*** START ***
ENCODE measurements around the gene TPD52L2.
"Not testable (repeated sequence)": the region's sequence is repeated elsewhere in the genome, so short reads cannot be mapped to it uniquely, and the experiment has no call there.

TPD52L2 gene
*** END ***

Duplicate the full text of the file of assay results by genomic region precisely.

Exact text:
ENCODE measurements around the gene TPD52L2.
"Not testable (repeated sequence)": the region's sequence is repeated elsewhere in the genome, so short reads cannot be mapped to it uniquely, and the experiment has no call there.

TPD52L2 gene